During the Tribunal hearing, it became known that the Sale Agreement concerned the purchase of assets only and it was not the purchase of the business as a going concern. This means the transfer of all liabilities as well as assets. Significantly, in this case, there was no transfer of “a trade, business or undertaking”, merely the acquisition of the assets.

The Sale Agreement also specifically provided for the previous owner “to terminate all contracts of employment” and to be “responsible for all issues of compensation, charges and payments in relation thereto”. This was required to take place to make the sale effective. However, this did not take place. The inclusion of this provision was another distinguishing factor in the case but more significant, was the fact that it was no complied with by the previous owner.

Although there was some slight irregularity about the amounts paid to the employees at the time of the sale of the business (one day’s wages less), these were not so irregular to warrant any particular concern at that time on the part of either employee. The previous owner was considered to be a poor administrator of the business. The new owner claimed that the loss of the one day’s wages broke the period of employment.

As wage slips had not been issued by either the previous or new owner, this was not conclusive of any break in the employment.

There was no letter of dismissal and no indication of the termination of the employment at any time or any extraordinary payment in lieu of wages.

The new owner told the Tribunal that the payments made to them by the previous owner over the Christmas period were not in fact wages but a sum equal to the compensation that they were entitled to for loss of their jobs.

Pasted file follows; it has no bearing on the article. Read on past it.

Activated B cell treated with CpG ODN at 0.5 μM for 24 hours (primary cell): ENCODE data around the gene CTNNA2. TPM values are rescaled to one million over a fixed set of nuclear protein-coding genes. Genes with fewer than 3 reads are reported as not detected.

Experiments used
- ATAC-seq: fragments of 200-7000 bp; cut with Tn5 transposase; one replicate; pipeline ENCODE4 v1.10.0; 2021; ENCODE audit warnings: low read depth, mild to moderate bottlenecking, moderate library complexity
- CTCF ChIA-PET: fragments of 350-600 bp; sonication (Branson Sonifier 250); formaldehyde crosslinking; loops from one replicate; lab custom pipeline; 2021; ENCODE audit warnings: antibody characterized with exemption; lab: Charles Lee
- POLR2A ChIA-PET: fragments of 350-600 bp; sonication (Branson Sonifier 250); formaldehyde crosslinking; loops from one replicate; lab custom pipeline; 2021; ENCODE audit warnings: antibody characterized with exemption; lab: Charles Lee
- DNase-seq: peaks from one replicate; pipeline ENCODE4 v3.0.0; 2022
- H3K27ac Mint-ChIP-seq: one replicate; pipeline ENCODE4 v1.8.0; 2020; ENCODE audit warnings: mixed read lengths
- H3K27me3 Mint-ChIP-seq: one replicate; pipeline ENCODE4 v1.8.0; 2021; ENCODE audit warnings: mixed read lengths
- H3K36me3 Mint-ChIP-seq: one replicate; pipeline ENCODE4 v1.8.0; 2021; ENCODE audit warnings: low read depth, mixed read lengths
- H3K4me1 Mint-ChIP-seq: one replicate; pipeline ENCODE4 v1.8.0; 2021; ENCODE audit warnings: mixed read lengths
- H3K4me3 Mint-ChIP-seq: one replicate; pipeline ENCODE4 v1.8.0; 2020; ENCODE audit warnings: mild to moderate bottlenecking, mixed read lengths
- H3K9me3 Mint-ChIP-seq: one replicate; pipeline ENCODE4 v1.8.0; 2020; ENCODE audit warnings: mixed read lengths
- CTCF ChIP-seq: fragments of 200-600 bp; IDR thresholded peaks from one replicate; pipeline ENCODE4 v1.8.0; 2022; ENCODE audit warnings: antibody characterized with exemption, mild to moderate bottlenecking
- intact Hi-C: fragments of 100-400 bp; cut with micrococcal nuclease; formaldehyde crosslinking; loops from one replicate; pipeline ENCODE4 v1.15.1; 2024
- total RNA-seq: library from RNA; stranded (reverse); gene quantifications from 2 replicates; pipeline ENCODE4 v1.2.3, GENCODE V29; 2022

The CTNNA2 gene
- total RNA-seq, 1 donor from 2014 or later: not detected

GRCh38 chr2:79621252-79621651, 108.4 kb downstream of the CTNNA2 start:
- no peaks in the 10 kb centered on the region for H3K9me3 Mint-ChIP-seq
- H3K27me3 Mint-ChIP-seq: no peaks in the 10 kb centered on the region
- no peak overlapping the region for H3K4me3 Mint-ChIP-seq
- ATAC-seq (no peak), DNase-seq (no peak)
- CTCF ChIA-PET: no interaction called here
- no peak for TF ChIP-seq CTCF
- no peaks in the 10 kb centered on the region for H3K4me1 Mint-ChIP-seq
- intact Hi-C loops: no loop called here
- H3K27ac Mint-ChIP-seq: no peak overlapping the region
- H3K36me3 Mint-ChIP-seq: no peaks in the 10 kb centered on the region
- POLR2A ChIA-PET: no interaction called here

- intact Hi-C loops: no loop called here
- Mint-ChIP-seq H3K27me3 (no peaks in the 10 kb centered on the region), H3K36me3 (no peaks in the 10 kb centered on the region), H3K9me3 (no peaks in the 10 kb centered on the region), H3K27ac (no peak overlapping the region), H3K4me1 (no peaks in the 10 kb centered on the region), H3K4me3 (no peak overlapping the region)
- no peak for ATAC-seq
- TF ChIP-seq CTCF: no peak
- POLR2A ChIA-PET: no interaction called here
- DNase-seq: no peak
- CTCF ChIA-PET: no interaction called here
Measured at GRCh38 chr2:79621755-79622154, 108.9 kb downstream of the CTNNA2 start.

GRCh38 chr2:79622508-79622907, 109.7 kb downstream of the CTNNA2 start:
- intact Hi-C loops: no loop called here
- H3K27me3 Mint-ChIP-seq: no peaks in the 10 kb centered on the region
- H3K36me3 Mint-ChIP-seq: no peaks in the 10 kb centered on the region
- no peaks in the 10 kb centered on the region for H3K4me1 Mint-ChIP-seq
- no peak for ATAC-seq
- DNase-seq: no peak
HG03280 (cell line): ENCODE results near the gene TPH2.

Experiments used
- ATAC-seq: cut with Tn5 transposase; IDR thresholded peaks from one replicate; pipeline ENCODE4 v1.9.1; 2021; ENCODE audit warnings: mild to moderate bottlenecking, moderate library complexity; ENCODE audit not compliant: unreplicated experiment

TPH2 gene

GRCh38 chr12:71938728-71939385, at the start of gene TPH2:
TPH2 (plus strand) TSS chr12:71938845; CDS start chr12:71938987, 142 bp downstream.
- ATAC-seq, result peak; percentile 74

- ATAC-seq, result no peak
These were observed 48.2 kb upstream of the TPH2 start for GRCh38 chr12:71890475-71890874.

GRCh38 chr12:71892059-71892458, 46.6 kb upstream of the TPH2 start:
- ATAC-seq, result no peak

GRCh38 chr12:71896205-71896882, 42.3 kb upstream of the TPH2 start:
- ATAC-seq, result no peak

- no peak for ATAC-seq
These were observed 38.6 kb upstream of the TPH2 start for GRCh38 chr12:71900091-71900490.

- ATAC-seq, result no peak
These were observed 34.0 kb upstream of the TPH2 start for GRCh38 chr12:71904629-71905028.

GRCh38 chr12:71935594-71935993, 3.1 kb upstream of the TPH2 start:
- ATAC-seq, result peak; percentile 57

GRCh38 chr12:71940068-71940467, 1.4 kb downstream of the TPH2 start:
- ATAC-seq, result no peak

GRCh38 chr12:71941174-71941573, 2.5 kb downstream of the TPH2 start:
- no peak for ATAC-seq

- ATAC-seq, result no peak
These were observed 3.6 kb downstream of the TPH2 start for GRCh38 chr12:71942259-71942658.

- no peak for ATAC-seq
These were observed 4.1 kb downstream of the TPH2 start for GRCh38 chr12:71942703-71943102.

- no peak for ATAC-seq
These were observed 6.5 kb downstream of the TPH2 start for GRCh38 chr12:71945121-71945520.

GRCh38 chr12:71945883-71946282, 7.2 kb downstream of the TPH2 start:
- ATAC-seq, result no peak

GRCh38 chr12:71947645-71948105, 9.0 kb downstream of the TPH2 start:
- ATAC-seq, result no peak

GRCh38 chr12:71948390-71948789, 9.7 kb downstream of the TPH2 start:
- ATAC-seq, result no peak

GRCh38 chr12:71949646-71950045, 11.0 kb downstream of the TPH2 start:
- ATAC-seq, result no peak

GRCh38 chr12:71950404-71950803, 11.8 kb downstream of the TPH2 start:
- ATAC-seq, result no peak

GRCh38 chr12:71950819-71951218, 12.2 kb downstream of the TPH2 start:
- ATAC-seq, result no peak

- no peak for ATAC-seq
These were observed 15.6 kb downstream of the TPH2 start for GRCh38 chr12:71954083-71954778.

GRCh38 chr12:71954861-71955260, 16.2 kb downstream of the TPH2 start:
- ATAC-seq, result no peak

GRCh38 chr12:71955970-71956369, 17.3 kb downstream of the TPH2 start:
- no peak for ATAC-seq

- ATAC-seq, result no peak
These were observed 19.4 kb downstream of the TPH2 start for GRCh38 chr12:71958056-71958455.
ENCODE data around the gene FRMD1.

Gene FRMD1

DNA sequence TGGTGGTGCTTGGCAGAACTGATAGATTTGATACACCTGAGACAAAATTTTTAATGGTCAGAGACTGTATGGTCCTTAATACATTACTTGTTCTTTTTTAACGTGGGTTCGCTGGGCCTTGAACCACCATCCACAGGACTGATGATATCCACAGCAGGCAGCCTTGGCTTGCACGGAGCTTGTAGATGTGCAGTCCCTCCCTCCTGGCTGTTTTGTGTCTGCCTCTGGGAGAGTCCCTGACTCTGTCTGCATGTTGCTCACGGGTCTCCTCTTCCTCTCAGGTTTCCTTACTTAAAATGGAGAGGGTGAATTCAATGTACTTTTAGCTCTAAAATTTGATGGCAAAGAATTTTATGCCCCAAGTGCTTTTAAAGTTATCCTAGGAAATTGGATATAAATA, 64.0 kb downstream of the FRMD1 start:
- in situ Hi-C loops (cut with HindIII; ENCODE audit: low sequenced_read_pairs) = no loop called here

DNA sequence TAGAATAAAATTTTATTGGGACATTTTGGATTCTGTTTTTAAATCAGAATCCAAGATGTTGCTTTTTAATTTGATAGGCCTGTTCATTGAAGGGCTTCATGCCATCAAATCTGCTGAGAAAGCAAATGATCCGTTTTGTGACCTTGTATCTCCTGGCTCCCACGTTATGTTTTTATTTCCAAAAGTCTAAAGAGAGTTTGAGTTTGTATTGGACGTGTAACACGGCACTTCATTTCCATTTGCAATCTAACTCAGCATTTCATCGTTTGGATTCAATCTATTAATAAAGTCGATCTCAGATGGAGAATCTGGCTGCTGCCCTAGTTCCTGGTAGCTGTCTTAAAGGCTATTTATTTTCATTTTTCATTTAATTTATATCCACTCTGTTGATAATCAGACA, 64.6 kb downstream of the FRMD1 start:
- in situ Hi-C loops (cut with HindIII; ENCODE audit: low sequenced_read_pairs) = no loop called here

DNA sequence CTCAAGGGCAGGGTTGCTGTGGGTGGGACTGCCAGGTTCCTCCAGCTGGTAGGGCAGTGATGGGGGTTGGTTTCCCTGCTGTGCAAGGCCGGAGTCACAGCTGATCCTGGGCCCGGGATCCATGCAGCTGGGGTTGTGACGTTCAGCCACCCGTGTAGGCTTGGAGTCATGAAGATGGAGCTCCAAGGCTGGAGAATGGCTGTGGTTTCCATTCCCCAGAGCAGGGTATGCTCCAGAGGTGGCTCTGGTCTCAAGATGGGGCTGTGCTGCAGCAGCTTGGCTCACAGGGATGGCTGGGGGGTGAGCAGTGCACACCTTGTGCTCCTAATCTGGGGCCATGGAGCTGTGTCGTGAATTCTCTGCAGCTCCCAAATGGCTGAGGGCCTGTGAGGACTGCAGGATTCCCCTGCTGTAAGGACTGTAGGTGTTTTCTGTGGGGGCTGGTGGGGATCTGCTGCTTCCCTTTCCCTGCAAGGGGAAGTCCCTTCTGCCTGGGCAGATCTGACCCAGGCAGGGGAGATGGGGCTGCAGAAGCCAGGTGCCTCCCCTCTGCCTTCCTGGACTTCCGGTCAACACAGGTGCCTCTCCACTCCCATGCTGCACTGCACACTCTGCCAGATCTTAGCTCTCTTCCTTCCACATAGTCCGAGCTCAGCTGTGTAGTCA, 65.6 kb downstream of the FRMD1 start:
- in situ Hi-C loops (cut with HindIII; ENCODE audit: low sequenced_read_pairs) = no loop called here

The Tribunal had to consider what relevant, if any, was the employee’s knowledge, or lack of it, to the position? It decided that the employees did not know that their employment was being terminated, that they were leaving behind their respective periods of continuous employment and starting a new employment.

The friendly and informal way in which the previous owner approached the issue with the employees led to a complete misunderstanding on their part when the offer letters were formally issued an signed.

It was considered that the new owner had taken no steps to ensure that the previous owner complied with the clause in the Sale Agreement regarding the termination of the contracts of employment.

Both the previous and new owner were “careless” with “the valuable asset” of the employees’ loyalty to the business as evidenced by the length of their periods of employment, since 1997 and 2001 respectively. This was regarded as being contrary to the spirit of the Law and the intention of the legislature.

The Tribunal concluded that the period of continuous employment was not broken by the sale of assets of the business in 2009 and thus, the employees were entitled to receive redundancy payments based upon when they first started working for the business.